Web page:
North Korea ready to denuclearise but needs security guarantee, says Russia

The leaders shook hands on meeting in Vladivostok on Thursday Credit: AP Photo/Alexander Zemlianichenko, Pool

Russian President Vladimir Putin says North Korean leader Kim Jong-un is ready to denuclearise but needs solid security guarantees to proceed.

Speaking after their meeting in Vladivostock, in Russia's far-east, the pair said they held "fruitful" talks over how to defuse a standoff over Pyongyang's nuclear programme.

Russian President Vladimir Putin, right, and North Korea’s leader Kim Jong Un take an escalator Credit: Alexei Nikolsky/AP

Mr Putin emphasised that the North Korean leader will only move toward a nuclear-free status when he gets solid guarantees.

He did not, however, specify what those guarantees would look like.

“Above all, he focuses on protecting national interests and security,” Mr Putin said.

Russian President Vladimir Putin presents a Korean sword to North Korea’s leader Kim Jong Un Credit: Alexei Nikolsky/AP

Mr Kim’s meeting with Mr Putin follows a year of intense diplomacy.

North Korea hopes they will soon have international sanctions over its nuclear weapons and long-range missile programmes lifted.

Mr Kim has already held summits with Chinese President Xi Jinping and South Korean President Moon Jae-on.

This visit comes two months after his second summit with President Donald Trump failed because of disputes over US-led sanctions on the North.

Kim Jong-un arrives for his meeting with Vladimir Putin. Credit: AP

The trip to Russia reflects his desire to put more pressure on Washington.

Speaking at the start of the talks, Mr Putin said Russia would like to support attempts to normalise the relationship between Pyongyang and Washington.

He immediately emphasised that he was willing to share details of the talks with Mr Trump.

Russia's role as a potential broker shows Mr Putin's desire to expand the country's clout in the region and get more leverage with Washington.

“We welcome your efforts to develop an inter-Korean dialogue and normalise North Korea’s relations with the United States,” Mr Putin told Mr Kim.

North Korea’s leader Kim Jong Un speaks to Russian President Vladimir Putin Credit: Kremlin Pool Photo/AP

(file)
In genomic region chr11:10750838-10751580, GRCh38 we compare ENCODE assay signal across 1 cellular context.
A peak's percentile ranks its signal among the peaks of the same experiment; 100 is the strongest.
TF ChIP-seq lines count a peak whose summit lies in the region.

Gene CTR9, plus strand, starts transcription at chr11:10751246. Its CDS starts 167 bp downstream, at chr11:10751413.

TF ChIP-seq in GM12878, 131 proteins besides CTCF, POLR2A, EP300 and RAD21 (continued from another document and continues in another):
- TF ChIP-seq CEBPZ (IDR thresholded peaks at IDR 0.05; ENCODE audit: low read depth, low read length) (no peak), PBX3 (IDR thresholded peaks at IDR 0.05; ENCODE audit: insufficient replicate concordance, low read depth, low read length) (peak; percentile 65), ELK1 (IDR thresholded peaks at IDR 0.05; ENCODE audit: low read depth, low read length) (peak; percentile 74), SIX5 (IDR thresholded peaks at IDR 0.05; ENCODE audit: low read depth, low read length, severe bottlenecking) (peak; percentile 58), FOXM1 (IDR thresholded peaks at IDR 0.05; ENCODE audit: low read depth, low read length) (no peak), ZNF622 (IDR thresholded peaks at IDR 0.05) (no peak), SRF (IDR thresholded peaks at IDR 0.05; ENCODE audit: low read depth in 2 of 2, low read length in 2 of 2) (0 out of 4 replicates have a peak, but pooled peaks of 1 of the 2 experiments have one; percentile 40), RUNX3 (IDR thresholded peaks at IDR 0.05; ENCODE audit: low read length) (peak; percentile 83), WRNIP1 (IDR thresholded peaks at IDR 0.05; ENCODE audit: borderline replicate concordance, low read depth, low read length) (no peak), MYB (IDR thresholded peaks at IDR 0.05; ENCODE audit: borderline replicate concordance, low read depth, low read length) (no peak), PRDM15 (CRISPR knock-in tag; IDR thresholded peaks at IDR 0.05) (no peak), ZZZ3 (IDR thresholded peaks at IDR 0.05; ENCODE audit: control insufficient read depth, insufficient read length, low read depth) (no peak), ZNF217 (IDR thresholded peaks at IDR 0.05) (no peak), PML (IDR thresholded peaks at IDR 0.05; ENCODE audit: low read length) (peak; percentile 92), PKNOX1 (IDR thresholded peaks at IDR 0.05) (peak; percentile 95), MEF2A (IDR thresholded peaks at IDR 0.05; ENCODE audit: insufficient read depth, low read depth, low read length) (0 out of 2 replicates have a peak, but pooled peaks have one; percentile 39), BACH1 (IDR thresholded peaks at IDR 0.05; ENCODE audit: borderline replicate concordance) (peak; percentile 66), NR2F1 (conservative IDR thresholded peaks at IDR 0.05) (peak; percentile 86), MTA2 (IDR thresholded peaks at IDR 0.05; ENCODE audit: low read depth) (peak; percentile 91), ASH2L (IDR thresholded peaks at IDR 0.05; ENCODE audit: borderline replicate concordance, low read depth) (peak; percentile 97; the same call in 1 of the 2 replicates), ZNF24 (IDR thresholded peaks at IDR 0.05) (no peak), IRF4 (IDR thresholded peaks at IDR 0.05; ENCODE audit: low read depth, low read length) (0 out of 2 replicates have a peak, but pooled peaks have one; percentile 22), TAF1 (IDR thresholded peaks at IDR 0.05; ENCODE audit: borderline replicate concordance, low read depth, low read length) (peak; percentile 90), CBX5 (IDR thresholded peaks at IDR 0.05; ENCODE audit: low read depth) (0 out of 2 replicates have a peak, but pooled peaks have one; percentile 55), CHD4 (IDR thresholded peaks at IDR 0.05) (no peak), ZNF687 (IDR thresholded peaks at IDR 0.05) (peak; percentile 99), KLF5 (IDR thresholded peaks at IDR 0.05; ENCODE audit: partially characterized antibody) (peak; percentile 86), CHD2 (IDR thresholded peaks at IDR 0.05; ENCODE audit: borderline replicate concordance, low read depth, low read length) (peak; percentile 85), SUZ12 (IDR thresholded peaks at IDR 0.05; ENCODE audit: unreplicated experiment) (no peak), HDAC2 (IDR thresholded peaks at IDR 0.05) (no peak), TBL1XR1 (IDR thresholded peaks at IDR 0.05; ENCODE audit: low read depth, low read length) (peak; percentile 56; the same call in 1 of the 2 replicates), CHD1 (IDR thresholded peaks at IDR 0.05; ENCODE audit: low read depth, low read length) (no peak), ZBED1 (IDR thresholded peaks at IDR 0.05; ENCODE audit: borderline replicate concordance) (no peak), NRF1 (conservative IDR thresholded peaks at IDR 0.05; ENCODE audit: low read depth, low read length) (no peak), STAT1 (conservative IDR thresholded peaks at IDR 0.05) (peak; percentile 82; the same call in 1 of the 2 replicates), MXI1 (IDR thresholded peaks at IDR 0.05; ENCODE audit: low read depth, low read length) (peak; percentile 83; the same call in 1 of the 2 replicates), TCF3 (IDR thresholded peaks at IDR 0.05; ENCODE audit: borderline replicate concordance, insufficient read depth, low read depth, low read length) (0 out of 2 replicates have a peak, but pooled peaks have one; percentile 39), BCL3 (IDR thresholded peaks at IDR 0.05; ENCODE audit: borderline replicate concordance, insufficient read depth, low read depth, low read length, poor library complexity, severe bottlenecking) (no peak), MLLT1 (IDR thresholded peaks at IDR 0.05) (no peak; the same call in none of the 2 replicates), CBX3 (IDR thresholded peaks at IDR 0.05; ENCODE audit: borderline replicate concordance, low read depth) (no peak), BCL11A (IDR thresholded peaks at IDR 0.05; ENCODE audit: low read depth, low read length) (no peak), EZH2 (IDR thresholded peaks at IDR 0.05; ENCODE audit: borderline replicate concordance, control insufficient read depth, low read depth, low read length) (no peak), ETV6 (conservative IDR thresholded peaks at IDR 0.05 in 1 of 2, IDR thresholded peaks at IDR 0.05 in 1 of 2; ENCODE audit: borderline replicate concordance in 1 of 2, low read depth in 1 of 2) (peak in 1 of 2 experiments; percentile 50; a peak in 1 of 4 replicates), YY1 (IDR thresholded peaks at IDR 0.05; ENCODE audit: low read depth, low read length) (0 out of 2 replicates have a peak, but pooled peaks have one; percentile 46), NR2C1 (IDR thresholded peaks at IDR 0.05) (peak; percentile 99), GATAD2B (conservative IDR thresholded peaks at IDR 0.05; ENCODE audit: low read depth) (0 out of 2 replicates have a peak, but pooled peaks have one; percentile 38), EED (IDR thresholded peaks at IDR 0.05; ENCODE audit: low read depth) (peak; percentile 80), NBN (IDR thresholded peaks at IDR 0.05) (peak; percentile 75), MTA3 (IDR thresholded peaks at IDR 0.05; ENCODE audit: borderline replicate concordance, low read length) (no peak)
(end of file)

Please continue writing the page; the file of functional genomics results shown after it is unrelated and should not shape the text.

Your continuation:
Mr Kim described the talks as “candid and meaningful”.

The leader said the point of the visit was to discuss how to pursue stability in the Korean Peninsula and regional political situation.

“Ceaselessly bolstering and developing strategic and traditional relations between North Korea and Russia … is my and my government’s firm and unwavering position,” Mr Kim said at a state banquet.

Russian President Vladimir Putin, right, toasts North Korea’s leader Kim Jong Un Credit: Alexei Nikolsky/AP

Since the Trump-Kim talks ended in February, there have since been no publicly known high-level contacts between the US and North Korea, although both sides say they are still open to a third summit.

Mr Kim wants the US to ease the sanctions to reciprocate for some partial disarmament steps he took last year.

But the US maintains the sanctions will stay in place until North Korea makes more significant denuclearisation moves.

North Korea has increasingly expressed frustration at the deadlocked negotiations.

Last week, it tested a new weapon and demanded that US Secretary of State Mike Pompeo be removed from the nuclear talks.

North Korea has increasingly expressed frustration at the deadlocked negotiations Credit: AP

Mr Kim arrived in Vladivostok Wednesday on board an armoured train.

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Mr Kim offered what is possibly his first interview ever with a foreign media outlet.

He told Russian state television that he was hoping that his first visit to Russia would “successful and useful”.

He evoked his father’s “great love for Russia” and said that he intends to strengthen ties between the two countries.

The late Kim Jong-il made three trips to Russia, last time in 2011.

Mr Putin has welcomed President Trump’s meetings with Mr Kim Credit: Alexander Zemlianichenko/AP

Like the US, Russia has strongly opposed Pyongyang’s nuclear bid.

Mr Putin has welcomed President Trump’s meetings with Mr Kim, but urged the US to do more to assure Pyongyang over security concerns.

Speaking before the talks, Mr Putin’s foreign affairs adviser Yuri Ushakov said that Russia will seek to “consolidate the positive trends” stemming from Trump-Kim meetings.

He noted that the Kremlin would try to help “create preconditions and a favourable atmosphere for reaching solid agreements on the problem of the Korean Peninsula”.

Russia would like to gain broader access to North Korea’s mineral resources, including rare metals.

Pyongyang, for its part, covets Russia’s electricity supplies and investment to modernise its dilapidated Soviet-built industrial plants, railways and other infrastructure.

Vladivostok, a city of more than half a million on the Sea of Japan, faced gridlock on its roads as traffic was blocked in the city centre due to Mr Kim’s visit.

The authorities have temporarily closed the waters around Russky Island to all maritime traffic.

Mr Kim is expected to return to Pyongyang on Friday.